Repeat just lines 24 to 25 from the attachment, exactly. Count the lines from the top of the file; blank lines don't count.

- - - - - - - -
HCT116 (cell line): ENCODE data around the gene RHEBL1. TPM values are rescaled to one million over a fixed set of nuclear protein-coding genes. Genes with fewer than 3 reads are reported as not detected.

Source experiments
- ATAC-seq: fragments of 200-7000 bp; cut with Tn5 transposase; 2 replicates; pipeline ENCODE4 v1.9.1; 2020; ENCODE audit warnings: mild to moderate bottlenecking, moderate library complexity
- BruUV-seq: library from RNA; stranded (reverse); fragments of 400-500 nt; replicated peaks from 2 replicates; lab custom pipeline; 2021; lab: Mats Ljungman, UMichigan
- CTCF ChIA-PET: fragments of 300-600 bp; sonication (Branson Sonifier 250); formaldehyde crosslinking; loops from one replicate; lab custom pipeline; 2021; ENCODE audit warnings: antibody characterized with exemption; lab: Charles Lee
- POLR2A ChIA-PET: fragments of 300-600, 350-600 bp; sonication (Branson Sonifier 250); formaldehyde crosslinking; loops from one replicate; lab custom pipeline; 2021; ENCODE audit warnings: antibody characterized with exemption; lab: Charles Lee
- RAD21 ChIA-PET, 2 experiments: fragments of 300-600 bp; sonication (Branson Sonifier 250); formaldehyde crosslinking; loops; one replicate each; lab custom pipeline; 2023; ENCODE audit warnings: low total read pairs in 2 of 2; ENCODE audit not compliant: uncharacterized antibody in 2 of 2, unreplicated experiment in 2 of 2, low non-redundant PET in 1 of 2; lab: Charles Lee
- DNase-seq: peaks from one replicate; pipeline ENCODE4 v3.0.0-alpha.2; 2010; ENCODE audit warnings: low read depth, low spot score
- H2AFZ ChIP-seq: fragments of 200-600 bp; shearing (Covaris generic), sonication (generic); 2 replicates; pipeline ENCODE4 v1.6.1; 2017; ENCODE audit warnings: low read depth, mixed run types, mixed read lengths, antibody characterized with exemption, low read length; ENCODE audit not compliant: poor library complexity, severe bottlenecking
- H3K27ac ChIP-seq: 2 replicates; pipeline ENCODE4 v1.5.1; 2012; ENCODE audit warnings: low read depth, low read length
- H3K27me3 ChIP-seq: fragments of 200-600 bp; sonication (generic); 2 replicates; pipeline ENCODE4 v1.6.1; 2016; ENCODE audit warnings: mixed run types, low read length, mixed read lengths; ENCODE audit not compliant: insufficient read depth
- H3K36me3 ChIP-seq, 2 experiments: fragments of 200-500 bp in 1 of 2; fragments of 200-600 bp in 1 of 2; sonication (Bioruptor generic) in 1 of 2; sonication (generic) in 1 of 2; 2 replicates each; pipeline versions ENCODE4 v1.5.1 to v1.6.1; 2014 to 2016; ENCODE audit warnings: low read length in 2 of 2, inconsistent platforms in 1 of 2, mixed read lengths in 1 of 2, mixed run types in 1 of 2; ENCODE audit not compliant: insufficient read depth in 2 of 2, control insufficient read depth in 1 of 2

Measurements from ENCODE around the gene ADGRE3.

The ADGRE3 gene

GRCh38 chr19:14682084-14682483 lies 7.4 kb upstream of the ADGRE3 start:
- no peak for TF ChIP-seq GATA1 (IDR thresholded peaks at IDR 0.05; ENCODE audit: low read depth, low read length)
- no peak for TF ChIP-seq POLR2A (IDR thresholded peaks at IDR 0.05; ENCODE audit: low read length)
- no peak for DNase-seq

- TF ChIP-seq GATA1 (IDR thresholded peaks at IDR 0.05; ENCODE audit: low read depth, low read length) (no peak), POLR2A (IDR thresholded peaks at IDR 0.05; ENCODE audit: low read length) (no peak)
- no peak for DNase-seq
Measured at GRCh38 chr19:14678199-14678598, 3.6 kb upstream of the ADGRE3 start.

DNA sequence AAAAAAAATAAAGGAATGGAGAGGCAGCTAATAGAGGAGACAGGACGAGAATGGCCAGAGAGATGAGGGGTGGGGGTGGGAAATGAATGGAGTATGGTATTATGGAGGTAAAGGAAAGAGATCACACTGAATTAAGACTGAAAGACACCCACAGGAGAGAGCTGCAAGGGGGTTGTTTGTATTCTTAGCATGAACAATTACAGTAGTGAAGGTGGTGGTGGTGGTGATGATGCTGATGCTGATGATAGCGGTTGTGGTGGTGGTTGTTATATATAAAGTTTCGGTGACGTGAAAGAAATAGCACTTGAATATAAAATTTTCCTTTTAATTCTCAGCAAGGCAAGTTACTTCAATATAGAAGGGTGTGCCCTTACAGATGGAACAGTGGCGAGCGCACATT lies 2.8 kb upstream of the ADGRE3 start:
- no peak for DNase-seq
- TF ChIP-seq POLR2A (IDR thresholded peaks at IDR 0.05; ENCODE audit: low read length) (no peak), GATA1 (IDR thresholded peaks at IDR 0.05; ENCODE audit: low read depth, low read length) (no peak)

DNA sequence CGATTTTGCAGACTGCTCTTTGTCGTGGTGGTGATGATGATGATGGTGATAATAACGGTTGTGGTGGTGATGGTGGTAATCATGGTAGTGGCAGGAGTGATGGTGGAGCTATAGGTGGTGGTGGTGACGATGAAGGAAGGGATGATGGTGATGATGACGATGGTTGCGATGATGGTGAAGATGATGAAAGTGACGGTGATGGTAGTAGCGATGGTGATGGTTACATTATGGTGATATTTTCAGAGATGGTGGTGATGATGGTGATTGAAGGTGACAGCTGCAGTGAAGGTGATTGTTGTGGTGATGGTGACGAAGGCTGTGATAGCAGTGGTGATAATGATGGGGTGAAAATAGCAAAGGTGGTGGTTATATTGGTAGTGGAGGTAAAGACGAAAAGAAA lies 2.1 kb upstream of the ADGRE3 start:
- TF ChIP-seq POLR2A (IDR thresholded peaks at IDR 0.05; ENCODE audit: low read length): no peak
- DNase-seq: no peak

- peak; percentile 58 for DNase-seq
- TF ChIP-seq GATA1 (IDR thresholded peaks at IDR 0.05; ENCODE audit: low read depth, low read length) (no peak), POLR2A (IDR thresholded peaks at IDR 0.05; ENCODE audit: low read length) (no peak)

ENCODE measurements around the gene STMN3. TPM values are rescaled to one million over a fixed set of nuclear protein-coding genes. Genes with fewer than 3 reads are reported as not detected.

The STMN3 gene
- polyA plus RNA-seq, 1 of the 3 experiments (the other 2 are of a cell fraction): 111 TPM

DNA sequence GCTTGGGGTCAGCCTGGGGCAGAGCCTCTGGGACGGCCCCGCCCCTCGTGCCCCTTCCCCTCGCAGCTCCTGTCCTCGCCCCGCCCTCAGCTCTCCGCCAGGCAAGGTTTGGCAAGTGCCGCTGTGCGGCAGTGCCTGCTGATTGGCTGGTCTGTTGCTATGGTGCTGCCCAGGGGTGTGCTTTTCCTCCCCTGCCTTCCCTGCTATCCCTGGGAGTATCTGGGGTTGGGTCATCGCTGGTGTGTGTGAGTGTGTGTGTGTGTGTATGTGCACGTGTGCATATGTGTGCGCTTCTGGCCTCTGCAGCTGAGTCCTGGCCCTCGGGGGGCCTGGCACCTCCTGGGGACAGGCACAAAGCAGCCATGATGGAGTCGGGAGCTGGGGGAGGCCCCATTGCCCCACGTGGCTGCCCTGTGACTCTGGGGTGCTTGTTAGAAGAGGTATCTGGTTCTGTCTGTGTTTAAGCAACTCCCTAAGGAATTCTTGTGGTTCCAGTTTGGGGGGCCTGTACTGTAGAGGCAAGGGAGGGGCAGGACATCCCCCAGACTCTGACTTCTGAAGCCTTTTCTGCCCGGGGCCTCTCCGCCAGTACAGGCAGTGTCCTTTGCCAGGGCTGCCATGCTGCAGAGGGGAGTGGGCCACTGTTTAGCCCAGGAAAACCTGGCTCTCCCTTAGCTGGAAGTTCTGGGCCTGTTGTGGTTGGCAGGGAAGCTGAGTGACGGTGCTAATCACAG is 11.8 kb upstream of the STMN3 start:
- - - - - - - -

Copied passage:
- TF ChIP-seq POLR2A (IDR thresholded peaks at IDR 0.05; ENCODE audit: low read length) (no peak), GATA1 (IDR thresholded peaks at IDR 0.05; ENCODE audit: low read depth, low read length) (no peak)

DNA sequence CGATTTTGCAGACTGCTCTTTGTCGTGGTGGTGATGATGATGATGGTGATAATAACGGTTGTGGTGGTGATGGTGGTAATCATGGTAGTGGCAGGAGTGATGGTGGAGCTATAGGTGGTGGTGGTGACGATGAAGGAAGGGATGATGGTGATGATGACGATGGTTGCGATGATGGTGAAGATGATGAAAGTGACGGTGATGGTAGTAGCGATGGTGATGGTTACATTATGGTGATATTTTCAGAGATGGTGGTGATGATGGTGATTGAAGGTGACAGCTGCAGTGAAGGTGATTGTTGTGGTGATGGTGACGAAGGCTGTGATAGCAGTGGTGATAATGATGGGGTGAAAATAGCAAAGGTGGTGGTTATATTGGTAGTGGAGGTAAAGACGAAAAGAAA lies 2.1 kb upstream of the ADGRE3 start: